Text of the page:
It is very easy to give prices and rates custom names as you might have seen in the setting rates and prices article. There are of course many approaches available here but we strongly recommend the approach that has served our clients best over the years - give your rates good names.
Who cares about names?
Firstly lets agree that rate names are very important. Your client most of the time has no idea of the effort you put in his matter, does not know how you divide labor at the law firm, how long tasks take to complete or that many people have to put work into his matter at the firm. But what the client always gets is the invoice which he must pay. You have here an excellent opportunity to make it as easy as possible for to pay the invoice without problems - make the best of it!
What is a rate?
The best example of a rate is your hourly rate you will charge your client. If it is $200 that is your rate. A clerk at your firm might have a $50 rate at the same time. Big difference in price and also big difference in value for the client. For each rate you add to Manor you can give it a custom name. The rates are visible when you add time entries to a matter and the rates used in a matter will be visible on the invoice you issue and send to your client.
Sell what the client is buying
It is by far best to give rates and prices names that best describe the service and product the client is buying. This is important. If the client is under the impression that he is buying the services of a specific lawyer at your firm it is best to use a rate that has that lawyer's name so the client can see he bought so many hours of service from that person. That makes the client see clearly that he is paying for what he expected.
Lets take a look at two different approaches.
The good naming approach
Here is a law firm that picked names for the rates and prices it was selling in good detail. Here is it very easy to see what people worked on the matter, how many hours each spent and what they charged for it. Then you can see support work listed but at a clearly lower price, you have travel miles, items charged by the number and then finally expenses laid out for the client. Then a clear total, vat and discount. Not many questions remain when the client has read this invoice.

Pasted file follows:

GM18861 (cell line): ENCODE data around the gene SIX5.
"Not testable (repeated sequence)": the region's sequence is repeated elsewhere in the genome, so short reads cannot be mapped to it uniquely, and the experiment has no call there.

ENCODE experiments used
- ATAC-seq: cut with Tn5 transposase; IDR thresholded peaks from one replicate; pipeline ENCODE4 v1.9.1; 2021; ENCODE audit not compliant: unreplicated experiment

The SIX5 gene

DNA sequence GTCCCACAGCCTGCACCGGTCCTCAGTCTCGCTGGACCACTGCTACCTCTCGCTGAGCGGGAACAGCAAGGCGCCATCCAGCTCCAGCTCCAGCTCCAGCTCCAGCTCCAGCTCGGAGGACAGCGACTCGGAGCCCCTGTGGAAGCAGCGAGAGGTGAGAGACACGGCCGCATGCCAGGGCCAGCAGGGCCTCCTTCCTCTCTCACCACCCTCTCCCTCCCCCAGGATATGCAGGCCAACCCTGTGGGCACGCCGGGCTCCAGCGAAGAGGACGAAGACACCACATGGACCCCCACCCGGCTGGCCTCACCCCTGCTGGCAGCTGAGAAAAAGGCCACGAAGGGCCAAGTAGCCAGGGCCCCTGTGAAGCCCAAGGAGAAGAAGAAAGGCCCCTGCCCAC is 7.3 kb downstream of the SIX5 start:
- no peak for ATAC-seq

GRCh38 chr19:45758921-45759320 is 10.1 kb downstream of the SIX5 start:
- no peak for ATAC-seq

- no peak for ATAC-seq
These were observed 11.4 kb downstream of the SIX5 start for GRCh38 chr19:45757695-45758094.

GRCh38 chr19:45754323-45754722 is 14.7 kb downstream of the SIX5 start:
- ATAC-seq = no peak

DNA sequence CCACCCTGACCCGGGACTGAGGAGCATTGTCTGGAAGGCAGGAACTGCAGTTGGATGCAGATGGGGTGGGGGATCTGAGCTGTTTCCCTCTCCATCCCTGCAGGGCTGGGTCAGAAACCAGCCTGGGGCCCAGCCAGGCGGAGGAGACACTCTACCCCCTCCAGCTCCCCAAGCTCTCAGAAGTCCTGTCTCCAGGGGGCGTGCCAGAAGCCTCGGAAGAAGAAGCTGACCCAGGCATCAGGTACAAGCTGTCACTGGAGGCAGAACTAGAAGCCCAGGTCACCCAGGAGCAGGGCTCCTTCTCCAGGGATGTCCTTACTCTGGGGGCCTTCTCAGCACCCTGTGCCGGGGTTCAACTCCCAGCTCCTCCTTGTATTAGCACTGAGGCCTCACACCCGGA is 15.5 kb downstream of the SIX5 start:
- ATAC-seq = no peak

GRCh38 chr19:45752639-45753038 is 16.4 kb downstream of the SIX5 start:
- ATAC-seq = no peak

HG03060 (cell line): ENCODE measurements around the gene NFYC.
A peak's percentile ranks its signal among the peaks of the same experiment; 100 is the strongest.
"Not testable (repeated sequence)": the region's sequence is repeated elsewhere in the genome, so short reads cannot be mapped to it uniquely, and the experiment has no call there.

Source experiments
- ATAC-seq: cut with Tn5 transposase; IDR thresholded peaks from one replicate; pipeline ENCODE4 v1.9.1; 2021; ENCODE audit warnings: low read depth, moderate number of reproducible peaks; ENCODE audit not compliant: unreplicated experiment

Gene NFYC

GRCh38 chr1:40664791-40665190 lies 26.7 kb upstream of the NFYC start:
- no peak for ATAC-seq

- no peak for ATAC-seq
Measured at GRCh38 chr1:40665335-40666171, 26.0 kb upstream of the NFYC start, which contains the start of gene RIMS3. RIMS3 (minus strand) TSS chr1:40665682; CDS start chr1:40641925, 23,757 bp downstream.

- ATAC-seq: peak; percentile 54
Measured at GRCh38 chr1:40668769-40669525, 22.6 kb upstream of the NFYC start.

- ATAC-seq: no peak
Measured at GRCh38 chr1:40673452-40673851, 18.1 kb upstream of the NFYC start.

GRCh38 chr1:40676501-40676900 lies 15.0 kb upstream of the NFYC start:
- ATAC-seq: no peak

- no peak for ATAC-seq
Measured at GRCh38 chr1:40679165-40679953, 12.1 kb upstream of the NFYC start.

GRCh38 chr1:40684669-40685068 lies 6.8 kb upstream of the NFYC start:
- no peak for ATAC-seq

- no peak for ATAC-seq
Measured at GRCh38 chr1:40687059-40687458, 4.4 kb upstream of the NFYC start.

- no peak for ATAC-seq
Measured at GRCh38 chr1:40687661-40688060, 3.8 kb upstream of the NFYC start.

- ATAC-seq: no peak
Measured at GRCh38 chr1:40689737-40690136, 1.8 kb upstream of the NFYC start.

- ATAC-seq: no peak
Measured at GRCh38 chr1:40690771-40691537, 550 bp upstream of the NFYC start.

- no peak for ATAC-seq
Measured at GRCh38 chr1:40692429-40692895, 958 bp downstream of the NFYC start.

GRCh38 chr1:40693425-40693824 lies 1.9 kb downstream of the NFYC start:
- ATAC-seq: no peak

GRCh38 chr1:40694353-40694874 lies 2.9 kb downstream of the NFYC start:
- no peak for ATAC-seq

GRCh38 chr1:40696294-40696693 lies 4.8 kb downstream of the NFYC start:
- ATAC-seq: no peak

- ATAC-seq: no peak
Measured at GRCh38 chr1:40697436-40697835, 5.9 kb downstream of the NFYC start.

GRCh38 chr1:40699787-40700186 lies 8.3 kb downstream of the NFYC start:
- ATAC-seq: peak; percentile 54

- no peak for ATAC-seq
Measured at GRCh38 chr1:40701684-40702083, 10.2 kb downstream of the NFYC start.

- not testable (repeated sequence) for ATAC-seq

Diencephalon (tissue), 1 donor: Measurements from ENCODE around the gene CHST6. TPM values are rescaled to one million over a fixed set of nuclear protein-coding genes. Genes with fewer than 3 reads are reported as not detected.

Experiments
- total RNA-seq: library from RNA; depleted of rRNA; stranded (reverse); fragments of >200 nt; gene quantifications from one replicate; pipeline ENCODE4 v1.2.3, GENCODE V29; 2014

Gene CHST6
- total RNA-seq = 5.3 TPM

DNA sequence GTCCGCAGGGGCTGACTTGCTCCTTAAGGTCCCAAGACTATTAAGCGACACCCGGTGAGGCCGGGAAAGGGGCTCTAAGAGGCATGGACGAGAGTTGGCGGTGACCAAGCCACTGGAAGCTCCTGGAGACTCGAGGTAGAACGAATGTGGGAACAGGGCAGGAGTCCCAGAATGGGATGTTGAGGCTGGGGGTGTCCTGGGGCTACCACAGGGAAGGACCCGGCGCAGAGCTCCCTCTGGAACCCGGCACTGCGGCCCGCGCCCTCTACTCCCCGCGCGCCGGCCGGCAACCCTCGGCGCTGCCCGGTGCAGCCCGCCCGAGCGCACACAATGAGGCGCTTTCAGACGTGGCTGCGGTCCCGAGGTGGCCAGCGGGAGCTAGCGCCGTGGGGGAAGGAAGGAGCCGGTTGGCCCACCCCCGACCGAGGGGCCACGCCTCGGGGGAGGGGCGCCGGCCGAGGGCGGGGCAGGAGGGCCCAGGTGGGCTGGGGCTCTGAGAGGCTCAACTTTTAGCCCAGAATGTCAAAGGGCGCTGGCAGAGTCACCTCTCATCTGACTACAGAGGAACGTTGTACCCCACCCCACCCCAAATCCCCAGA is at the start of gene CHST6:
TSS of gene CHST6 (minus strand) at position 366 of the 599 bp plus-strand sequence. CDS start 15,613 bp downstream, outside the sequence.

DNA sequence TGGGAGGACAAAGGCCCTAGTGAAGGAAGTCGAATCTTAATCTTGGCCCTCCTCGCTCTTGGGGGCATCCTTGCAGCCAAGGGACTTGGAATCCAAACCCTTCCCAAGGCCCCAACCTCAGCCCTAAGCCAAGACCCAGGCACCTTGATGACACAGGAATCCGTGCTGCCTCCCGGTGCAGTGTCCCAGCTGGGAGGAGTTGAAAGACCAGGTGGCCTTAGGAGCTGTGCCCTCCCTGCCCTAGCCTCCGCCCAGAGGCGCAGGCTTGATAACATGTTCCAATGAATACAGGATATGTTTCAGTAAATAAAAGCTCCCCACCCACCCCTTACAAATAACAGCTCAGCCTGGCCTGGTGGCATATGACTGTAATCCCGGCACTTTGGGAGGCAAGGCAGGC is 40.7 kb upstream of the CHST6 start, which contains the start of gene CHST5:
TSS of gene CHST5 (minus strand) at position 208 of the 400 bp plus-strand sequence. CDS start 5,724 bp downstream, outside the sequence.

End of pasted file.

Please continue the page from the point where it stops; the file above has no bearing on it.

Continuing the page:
The generic names approach
If you go for a generic rate name, like Legal Services, you open the door to comments and disputes from your client that might think he got the time from paralegals, junior partners of someone other then the specific lawyer he thought he was getting. In any case he might request a detailed work report to get a breakdown by person at the firm. This is not good for the client relationship and could cause a lot of work on your part and should be avoided. Worst case the client never intended to buy any hours from anyone but this specific person which could be a problem if other staff did most of the work on the case.
Here is an example of the generic approach invoice. No details and just legal services with the total hours worked and an approximate rate that shows average price.
To many this invoice raises more questions then it answers. This might delay payment and force you to discount the invoice or make changes to it - all causing loss in revenue.
Where do I set the names of my rates and prices?
Setting names for rates is easy. You simply navigate to Administration and Rates. Where you edit the rates you have or add new ones, depending on what you need to do to fix the names.
Still not sure?
Take a look at the two invoices above. Which one would you be more confident in paying? Which one would be easier to explain to senior management or accounting if needed? In which case are you sure you got what you ordered at the law firm? Think about it.